Payment is made at the charging station gameandnews

According to a new study, drivers of e-cars get nothing from the climate bonus and the price brake for electricity. The operators of charging stations would not pass on their additional income to consumers. The price at the charging station could drop by as much as 56 percent.

E-cars: price brakes and climate bonuses are not popular

A new study by the green electricity provider LichtBlick has shown that electricity at public charging stations for electric cars costs an average of 52 cents per kilowatt hour. If the charging station operators Additional income from the climate bonus and the electricity price brake passed on to consumers, e-car drivers would only have to pay 23 cents. That’s 56 percent less.

The electricity price brake, which has been in effect since March 1st, also applies to public charging stations, but the money goes directly to the operators. The legislator does not stipulate that the subsidy should be passed on to consumers. Only one operator stated that it would pass on the price brake – but only from the end of the year.

LichtBlick spokesman Ralph Kampwirth criticizes the federal government. They simply failed to oblige the charging station operators to pass on the additional proceeds. The turnaround in traffic is being slowed down by the high electricity prices at the charging station. The whole situation is “absurd”since e-car drivers are not relieved (source: LichtBlick).

Some e-cars charge up quickly:

E-Auto XPeng G9 charges at lightning speed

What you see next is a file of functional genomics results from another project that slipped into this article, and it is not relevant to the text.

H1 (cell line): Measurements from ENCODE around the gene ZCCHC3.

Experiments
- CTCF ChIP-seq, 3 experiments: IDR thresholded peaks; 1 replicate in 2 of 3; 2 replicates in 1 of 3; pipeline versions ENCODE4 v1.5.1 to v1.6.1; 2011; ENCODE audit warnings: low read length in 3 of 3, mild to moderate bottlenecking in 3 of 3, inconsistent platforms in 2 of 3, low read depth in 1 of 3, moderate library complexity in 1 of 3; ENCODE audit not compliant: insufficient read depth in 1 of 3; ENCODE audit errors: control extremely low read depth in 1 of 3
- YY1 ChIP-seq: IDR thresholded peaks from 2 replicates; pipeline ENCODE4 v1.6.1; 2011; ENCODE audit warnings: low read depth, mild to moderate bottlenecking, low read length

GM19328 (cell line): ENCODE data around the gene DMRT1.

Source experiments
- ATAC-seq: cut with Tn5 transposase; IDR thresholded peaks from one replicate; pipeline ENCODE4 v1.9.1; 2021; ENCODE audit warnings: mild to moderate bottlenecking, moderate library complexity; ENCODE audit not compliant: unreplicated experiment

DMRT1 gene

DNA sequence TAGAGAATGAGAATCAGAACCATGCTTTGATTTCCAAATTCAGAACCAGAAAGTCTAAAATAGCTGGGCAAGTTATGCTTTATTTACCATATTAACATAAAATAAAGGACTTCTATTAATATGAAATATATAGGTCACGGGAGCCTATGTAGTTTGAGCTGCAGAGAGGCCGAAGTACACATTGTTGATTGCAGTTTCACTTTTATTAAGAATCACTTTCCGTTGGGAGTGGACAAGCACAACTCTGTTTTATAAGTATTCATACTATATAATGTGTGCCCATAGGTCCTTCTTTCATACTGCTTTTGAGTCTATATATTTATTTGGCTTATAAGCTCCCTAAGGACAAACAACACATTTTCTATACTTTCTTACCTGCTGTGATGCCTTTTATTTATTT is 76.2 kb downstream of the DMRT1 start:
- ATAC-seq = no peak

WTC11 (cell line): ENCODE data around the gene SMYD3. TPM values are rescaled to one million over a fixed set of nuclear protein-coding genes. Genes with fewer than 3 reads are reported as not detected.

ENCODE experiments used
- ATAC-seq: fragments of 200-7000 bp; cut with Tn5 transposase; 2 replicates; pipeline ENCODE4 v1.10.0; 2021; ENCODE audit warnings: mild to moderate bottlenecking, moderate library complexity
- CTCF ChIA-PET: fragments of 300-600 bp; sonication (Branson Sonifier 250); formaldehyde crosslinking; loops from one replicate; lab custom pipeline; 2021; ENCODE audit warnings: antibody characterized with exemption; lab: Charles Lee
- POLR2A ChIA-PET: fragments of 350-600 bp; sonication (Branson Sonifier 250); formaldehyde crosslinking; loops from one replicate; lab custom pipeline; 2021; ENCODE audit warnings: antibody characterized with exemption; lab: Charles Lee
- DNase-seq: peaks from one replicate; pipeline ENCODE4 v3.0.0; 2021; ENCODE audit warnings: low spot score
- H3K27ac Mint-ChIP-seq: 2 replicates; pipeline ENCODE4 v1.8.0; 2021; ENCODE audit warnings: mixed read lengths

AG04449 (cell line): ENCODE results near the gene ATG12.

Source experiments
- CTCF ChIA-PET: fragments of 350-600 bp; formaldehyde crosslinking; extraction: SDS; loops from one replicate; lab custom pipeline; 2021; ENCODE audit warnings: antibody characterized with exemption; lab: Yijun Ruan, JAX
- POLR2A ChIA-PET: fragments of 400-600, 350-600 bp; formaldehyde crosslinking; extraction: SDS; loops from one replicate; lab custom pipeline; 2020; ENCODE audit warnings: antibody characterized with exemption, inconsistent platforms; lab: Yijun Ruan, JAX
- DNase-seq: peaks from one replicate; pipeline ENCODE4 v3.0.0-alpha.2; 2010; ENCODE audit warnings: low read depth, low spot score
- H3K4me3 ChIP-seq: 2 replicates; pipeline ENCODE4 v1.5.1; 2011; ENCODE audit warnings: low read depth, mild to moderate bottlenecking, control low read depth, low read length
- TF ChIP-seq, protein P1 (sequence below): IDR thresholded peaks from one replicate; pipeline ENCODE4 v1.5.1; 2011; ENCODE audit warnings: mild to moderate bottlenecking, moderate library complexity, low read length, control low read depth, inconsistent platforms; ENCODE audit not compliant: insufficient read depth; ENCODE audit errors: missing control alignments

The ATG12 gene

E-car electricity: charging station monopolies as a danger

According to the investigation, the reason for the high prices is also due to the Monopoly structure of the charging station market. Depending on the region, up to 91 percent of the public charging points are in the hands of a single operator. In this context, LichtBlick speaks of a “massive market failure” and calls for reforms. The “fairy tale of competition” is now over.

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The green electricity provider suggests that every supplier can deliver its electricity to every public charging station should. Customers would then be able to choose their electricity supplier independently of the operator of the charging station.

The suggestion may be good, but it is not altruistic. According to its own information, Lichtblick is Germany’s largest provider of green electricity. An open charging network for all providers would also help the company itself to market its electricity.

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